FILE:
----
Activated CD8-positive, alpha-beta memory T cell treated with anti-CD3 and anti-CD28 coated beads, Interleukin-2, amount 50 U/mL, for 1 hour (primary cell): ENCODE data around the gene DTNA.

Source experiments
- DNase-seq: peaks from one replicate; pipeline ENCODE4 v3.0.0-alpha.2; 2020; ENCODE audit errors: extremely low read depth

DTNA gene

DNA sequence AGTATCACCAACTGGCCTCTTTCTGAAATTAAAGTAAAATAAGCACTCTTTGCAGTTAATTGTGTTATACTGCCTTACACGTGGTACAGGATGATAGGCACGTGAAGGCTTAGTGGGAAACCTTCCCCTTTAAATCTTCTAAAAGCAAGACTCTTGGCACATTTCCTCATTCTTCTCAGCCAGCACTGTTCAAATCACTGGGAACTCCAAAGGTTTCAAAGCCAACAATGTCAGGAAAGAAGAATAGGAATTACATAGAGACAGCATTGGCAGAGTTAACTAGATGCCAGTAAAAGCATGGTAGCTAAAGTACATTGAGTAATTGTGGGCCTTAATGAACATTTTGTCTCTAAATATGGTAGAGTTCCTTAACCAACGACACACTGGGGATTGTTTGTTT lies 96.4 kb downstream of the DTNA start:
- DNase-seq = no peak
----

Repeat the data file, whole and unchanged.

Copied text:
Activated CD8-positive, alpha-beta memory T cell treated with anti-CD3 and anti-CD28 coated beads, Interleukin-2, amount 50 U/mL, for 1 hour (primary cell): ENCODE data around the gene DTNA.

Source experiments
- DNase-seq: peaks from one replicate; pipeline ENCODE4 v3.0.0-alpha.2; 2020; ENCODE audit errors: extremely low read depth

DTNA gene

DNA sequence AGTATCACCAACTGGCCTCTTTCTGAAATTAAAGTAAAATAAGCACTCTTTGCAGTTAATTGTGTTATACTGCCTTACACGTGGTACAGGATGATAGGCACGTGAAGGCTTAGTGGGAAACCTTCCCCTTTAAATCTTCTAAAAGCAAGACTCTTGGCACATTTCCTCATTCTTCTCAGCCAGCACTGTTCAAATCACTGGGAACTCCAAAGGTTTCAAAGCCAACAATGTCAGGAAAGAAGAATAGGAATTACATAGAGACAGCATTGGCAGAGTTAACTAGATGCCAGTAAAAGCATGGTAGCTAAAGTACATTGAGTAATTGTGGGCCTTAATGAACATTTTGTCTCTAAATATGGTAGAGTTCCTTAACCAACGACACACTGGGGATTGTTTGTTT lies 96.4 kb downstream of the DTNA start:
- DNase-seq = no peak